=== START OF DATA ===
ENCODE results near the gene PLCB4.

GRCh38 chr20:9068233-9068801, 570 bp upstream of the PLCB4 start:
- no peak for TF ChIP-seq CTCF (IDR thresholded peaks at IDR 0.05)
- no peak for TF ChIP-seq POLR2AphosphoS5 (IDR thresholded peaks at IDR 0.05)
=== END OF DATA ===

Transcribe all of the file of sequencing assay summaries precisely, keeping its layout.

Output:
ENCODE results near the gene PLCB4.

GRCh38 chr20:9068233-9068801, 570 bp upstream of the PLCB4 start:
- no peak for TF ChIP-seq CTCF (IDR thresholded peaks at IDR 0.05)
- no peak for TF ChIP-seq POLR2AphosphoS5 (IDR thresholded peaks at IDR 0.05)